As reported initially by The Nikkei, the new sodium-ion battery is the size of a coin and functions at room temperature. Its sodium-based chemical compound acts as the positive electrode for the battery. If sodium-ion batteries make it to the market, they could be much cheaper than li-ion batteries, since sodium is abundant in seawater, and lithium is still relatively expensive. Also, Toyota is concerned electric vehicles won't become popular until they can go 500 to 1,000 kilometers on a charge. The company will continue its research to see if this is possible. If so, sodium-ion technology could be put into commercial use by 2020.
That's the tale, anyway.
The way this story developed legs, according to Toyota public affairs manager Cindy Knight, is that some Toyota engineers gave a highly technical paper at a battery conference last month. Following their talk, "they spoke with a reporter from Nikkei, who apparently misunderstood that they were talking about eventualities, and ended up exaggerating the capabilities," Knight said. "In fact [sodium-ion is] nowhere near production, just basic materials research they were presenting on. So yes, it's one of many chemistries we are exploring."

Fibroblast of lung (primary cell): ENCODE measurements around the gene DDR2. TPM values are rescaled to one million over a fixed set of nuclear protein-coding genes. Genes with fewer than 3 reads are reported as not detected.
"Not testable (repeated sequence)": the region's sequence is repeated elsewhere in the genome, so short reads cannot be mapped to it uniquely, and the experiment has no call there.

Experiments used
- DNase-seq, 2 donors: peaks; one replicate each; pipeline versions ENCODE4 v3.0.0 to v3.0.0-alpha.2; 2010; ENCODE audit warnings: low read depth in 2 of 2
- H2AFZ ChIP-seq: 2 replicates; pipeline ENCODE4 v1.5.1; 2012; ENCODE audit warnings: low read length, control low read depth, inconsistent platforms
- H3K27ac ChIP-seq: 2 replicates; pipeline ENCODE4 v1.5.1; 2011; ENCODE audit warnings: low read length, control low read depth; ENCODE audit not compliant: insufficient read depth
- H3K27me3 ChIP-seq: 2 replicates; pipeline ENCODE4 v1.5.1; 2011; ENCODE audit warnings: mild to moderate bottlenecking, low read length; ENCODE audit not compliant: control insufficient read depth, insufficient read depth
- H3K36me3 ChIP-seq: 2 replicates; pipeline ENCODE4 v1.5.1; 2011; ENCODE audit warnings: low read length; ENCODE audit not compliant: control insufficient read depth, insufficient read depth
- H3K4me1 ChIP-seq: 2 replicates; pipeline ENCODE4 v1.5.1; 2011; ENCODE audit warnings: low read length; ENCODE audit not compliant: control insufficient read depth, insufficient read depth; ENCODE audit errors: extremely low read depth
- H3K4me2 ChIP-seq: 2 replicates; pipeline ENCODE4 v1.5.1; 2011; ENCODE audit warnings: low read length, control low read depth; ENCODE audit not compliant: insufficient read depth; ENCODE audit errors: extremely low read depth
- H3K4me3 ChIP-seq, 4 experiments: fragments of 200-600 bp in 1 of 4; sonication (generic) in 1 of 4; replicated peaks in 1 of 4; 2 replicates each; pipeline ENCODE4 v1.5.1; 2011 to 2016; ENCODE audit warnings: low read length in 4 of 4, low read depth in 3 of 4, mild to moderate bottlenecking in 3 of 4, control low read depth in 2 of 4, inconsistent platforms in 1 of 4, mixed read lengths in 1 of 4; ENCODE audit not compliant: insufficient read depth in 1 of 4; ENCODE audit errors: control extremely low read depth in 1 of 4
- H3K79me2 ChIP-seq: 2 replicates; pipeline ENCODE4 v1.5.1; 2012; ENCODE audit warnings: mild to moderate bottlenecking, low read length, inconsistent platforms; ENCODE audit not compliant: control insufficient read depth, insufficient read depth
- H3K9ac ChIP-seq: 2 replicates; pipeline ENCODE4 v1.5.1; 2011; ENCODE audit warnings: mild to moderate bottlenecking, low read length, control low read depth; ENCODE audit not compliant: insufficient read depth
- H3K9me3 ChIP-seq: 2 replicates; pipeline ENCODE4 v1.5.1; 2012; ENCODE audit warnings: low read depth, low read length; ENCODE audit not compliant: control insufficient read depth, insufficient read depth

Sumitomo Chemical and Sumitomo Electric also have confidence in sodium. They're both testing out sodium-ion prototypes though they may not have direct competition with what Toyota is producing. Sumitomo Chemical's sodium battery storage capacity is around 90 percent that of comparable li-ion batteries, and Sumitomo Electric's battery could be utilized as a backup power source.
As for potential direct competition, there is a company that's working on making lithium ion batteries from brine in seawater. Simbol Materials, based on Pleasanton, CA, is setting up a plant to extract lithium from salty water, but that method is still in the testing phase. Simbol is developing a li-ion battery from brine that would be cheaper than what's typically available on the market.